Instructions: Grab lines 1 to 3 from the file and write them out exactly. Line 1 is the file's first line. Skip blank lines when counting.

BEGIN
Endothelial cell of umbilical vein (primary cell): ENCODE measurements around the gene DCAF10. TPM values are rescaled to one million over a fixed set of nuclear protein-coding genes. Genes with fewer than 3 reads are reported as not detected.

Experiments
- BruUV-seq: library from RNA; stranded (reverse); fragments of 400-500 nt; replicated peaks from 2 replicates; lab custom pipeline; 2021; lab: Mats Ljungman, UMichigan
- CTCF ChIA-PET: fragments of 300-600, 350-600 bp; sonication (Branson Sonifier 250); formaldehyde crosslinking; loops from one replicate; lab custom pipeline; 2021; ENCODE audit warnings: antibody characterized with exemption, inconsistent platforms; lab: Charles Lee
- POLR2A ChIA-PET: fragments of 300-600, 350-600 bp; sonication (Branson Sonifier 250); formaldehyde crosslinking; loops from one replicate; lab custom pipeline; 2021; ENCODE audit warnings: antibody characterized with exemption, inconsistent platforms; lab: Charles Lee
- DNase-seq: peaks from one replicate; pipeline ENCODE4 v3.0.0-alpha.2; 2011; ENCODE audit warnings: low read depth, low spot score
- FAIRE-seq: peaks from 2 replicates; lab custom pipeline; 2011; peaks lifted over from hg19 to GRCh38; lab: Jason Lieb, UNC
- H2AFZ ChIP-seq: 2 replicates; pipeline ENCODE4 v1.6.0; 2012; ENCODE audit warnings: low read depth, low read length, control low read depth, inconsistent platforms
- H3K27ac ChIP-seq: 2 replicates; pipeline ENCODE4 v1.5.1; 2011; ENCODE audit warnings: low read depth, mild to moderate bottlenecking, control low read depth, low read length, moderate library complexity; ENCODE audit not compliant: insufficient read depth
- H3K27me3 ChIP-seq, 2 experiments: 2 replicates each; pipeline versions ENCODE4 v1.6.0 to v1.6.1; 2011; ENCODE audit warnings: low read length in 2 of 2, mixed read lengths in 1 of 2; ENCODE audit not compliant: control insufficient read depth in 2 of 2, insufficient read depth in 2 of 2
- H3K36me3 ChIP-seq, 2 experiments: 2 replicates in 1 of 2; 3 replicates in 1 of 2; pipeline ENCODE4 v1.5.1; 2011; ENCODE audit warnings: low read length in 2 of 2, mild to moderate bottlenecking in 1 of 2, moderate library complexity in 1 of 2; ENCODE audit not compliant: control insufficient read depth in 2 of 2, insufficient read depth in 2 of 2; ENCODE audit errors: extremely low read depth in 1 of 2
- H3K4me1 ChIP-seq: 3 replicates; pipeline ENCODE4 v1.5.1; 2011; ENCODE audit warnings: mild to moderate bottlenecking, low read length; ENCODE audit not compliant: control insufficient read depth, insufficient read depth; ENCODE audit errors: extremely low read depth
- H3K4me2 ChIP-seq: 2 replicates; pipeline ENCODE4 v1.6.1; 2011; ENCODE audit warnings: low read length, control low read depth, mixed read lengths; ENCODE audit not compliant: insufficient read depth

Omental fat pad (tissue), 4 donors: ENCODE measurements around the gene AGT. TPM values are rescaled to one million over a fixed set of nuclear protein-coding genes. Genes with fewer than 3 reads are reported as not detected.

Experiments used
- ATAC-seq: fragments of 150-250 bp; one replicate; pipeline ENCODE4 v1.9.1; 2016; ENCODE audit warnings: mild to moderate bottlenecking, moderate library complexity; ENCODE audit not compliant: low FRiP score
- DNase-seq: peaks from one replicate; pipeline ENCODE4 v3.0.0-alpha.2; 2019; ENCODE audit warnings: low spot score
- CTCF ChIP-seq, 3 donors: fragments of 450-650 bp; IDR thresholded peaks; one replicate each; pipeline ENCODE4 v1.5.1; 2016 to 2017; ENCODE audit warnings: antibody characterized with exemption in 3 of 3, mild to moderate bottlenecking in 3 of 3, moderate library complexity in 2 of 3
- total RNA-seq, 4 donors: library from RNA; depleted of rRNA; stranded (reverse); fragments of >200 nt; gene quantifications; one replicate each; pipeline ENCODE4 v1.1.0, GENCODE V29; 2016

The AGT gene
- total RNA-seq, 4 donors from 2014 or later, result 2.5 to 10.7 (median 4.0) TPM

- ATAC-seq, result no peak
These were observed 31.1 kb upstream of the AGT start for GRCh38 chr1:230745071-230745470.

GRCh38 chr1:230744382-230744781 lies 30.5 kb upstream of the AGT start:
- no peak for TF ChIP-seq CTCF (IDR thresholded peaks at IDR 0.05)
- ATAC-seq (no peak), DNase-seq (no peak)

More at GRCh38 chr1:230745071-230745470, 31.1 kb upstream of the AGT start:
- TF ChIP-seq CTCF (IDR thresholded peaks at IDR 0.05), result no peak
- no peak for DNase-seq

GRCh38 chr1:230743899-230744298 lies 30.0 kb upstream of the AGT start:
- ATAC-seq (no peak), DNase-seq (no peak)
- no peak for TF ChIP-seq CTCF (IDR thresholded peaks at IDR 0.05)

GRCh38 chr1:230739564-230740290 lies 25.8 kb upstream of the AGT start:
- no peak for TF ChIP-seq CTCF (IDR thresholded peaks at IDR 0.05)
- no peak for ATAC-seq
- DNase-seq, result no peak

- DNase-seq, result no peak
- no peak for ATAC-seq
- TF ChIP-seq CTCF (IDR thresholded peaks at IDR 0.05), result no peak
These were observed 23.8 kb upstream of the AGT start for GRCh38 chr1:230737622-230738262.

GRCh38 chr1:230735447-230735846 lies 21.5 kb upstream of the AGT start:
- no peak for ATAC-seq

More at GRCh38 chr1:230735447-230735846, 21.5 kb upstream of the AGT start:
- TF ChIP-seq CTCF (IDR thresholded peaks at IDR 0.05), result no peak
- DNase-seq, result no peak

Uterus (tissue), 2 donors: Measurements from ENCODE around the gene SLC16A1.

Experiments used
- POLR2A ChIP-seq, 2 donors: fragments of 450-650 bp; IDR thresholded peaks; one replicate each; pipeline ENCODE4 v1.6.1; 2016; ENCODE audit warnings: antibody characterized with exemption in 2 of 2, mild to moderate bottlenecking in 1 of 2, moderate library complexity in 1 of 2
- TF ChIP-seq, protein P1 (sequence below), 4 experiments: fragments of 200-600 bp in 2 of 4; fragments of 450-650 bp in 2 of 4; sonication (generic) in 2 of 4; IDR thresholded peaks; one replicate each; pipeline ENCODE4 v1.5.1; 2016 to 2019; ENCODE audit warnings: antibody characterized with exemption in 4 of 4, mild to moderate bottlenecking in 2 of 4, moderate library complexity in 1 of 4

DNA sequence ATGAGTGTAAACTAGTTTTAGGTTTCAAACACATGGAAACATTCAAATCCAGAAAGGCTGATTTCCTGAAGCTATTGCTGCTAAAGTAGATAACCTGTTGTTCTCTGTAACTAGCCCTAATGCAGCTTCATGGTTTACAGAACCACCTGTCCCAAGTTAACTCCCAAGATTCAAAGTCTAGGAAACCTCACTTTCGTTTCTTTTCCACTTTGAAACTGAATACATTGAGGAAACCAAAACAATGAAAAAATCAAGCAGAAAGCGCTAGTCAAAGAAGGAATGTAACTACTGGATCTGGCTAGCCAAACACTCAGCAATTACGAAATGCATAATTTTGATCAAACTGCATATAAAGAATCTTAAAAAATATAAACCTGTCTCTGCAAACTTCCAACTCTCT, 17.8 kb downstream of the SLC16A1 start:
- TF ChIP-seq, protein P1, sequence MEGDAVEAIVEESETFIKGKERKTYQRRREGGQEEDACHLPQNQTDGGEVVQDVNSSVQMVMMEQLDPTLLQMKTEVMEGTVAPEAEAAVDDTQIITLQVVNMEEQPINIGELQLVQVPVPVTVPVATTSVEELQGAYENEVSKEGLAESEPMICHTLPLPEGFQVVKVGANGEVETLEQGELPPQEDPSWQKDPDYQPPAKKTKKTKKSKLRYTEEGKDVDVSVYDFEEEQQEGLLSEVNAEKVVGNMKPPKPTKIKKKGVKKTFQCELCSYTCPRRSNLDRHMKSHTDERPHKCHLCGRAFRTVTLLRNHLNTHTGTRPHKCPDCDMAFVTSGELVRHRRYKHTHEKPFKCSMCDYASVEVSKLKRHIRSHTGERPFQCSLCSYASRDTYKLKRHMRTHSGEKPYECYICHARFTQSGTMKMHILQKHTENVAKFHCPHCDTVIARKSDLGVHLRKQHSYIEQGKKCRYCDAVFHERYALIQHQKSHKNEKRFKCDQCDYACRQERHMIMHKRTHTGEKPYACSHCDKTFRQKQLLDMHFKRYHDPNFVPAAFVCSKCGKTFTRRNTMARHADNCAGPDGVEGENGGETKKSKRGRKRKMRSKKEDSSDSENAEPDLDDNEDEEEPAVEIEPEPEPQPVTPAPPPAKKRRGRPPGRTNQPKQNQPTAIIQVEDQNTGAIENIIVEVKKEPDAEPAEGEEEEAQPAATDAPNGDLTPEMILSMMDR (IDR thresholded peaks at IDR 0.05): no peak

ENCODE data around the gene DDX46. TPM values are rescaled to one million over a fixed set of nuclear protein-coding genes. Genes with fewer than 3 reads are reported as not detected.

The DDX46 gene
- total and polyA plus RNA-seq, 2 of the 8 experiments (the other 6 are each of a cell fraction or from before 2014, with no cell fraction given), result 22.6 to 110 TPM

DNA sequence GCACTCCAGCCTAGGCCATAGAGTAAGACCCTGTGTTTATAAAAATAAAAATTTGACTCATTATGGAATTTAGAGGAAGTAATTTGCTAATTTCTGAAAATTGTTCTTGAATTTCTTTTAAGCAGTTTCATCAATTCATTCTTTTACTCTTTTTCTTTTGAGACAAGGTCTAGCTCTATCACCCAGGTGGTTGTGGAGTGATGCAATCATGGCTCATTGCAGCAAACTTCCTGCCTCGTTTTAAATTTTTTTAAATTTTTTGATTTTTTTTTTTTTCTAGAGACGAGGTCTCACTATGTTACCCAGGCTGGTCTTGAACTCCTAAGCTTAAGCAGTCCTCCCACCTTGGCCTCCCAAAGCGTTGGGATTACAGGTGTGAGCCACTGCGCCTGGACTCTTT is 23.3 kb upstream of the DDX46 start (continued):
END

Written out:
Endothelial cell of umbilical vein (primary cell): ENCODE measurements around the gene DCAF10. TPM values are rescaled to one million over a fixed set of nuclear protein-coding genes. Genes with fewer than 3 reads are reported as not detected.

Experiments
- BruUV-seq: library from RNA; stranded (reverse); fragments of 400-500 nt; replicated peaks from 2 replicates; lab custom pipeline; 2021; lab: Mats Ljungman, UMichigan